As the weather warms up, families take to the water for summer adventures. Swimming is an important skill for kids to learn, but a trip to the pool, local lake, or beach still carries some risks. Here are some things to consider in order to plan a truly safe swimming experience with your family, ranging from how to tell if water is safe to dip into, sun safety, what to wear at the beach, and the under-discussed signs of drowning every parent needs to know.
Public pools, lakes, ponds, rivers, and oceans. There are many different places where families can go to swim, and each comes with its own risks and benefits.
For example, public pools are some of the most widely available swimming spots for families--almost every town, no matter how small, has a pool somewhere, either at the local park, health center, or YMCA. Most are required to have lifeguards on duty, which adds safety. But public pools can also pose several health risks. Because small children have a bad habit of alleviating themselves in pool water from time to time, public pools often fill their water with harsh chemicals.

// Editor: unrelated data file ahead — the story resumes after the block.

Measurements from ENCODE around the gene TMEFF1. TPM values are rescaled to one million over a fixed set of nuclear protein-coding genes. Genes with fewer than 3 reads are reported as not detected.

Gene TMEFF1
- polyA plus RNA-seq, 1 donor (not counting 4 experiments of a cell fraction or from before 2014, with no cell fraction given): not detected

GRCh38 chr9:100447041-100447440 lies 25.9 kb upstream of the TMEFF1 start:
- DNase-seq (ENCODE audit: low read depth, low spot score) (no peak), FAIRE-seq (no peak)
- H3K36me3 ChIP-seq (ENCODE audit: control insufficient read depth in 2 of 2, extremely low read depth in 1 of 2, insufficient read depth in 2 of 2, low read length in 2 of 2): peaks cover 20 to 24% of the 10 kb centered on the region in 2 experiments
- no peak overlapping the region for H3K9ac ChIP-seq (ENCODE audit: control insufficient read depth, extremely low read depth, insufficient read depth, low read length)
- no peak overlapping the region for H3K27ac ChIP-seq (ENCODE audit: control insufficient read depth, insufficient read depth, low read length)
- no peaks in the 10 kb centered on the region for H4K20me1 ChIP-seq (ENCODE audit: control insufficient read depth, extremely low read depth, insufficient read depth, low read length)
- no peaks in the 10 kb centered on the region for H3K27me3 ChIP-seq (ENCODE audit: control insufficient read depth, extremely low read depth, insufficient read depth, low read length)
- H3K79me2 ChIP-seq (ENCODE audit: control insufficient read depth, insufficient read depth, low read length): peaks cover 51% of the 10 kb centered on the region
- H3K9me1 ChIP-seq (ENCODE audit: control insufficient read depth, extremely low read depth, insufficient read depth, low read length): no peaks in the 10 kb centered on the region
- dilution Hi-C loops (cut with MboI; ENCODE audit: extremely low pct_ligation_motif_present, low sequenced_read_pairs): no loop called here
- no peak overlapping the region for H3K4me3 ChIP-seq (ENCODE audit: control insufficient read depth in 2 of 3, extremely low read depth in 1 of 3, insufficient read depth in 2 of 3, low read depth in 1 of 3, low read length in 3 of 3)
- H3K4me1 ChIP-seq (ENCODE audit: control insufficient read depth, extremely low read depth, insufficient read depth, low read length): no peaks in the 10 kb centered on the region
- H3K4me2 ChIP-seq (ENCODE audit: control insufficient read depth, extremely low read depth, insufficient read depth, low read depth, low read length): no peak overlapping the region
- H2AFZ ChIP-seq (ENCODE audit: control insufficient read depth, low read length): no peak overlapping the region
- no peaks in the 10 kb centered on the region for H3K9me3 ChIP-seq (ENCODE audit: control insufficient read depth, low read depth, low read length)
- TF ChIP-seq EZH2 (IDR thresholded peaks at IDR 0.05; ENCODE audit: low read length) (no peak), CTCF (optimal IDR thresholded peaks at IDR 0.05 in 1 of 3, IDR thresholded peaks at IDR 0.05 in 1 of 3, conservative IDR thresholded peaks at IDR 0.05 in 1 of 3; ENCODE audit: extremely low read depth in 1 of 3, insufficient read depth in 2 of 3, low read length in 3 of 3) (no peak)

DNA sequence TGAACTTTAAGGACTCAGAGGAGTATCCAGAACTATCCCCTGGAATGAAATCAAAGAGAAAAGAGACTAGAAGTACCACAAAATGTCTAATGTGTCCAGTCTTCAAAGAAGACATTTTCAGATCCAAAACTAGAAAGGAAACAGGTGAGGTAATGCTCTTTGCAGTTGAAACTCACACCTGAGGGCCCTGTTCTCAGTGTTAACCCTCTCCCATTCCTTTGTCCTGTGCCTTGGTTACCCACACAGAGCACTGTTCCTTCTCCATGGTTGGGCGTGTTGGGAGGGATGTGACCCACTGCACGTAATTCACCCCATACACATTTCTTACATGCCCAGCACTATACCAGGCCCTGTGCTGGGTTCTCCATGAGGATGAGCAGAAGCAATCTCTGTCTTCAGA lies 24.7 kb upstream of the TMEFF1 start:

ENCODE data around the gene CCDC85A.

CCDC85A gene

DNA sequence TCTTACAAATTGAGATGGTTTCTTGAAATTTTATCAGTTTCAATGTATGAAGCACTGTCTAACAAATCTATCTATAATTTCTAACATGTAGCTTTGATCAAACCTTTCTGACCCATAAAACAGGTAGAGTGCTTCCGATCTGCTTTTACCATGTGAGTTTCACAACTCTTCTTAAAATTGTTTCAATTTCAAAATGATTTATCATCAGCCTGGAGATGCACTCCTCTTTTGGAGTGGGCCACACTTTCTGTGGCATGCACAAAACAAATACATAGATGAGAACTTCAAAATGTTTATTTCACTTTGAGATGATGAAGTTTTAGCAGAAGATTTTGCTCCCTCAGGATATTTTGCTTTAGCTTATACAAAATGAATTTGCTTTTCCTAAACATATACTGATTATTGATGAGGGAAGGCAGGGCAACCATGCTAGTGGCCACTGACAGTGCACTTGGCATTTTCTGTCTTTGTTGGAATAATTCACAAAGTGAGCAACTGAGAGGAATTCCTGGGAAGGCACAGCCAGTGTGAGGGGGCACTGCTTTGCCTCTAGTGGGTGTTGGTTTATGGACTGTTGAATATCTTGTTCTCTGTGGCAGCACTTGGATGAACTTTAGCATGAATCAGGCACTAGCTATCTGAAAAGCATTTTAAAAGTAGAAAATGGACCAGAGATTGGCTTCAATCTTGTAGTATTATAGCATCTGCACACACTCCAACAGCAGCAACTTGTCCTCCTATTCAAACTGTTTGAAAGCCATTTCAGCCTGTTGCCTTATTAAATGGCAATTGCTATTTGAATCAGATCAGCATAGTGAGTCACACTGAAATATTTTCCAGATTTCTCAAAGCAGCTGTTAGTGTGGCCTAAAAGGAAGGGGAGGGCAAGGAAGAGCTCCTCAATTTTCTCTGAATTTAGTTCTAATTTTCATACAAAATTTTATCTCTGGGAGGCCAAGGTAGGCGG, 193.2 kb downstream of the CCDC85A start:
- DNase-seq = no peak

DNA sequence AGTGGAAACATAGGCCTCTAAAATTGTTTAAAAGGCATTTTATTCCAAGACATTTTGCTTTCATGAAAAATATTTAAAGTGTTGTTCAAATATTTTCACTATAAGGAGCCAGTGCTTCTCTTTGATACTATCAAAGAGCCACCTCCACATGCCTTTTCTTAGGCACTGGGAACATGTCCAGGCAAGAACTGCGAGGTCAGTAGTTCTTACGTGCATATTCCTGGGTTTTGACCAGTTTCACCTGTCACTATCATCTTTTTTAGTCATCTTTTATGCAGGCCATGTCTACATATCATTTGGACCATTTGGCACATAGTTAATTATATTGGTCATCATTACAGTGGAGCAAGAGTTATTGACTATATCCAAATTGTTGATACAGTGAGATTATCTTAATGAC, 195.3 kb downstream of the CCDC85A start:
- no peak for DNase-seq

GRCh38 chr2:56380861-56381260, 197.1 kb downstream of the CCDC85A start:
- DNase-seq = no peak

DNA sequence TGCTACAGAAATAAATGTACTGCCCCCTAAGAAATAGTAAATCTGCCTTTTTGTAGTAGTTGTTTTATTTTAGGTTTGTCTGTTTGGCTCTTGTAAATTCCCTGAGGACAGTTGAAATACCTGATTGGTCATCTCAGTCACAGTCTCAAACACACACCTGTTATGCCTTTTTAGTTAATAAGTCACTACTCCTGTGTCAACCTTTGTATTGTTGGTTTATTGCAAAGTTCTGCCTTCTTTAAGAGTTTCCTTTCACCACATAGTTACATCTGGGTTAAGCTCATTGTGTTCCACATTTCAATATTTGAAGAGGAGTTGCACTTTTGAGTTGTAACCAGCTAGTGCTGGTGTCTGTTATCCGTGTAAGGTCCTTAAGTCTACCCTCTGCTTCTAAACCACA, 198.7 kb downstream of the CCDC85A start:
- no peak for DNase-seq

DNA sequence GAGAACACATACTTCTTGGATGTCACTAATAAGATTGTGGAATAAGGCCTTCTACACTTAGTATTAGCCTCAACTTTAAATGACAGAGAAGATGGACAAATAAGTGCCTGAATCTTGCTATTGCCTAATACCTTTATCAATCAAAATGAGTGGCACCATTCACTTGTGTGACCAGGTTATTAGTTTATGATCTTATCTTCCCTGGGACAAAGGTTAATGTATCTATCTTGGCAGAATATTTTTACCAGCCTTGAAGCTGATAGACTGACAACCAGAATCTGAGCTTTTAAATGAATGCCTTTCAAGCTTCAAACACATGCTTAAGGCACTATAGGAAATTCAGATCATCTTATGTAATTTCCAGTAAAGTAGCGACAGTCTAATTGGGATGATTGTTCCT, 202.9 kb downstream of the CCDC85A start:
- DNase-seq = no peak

Chlorine, cyanuric acid and bromine are just a few of the substances commonly put into pool water to "sanitize" it. These chemicals can cause skin irritation such as itchiness, dryness, redness or even hives. They can also irritate sinuses; something that is especially important to keep in mind if your child is asthmatic or has other breathing issues.
Small ponds and large lakes can be great places to swim, as long as public swimming is allowed in certain areas. If the pond or lake is part of a public park, there should be signs marking areas that are safe to swim, and some outdoor swimming areas even have lifeguards on duty. Lakes and ponds have no chemicals to deal with and swimming in these areas can help your children connect with nature. However, not all natural water is healthy.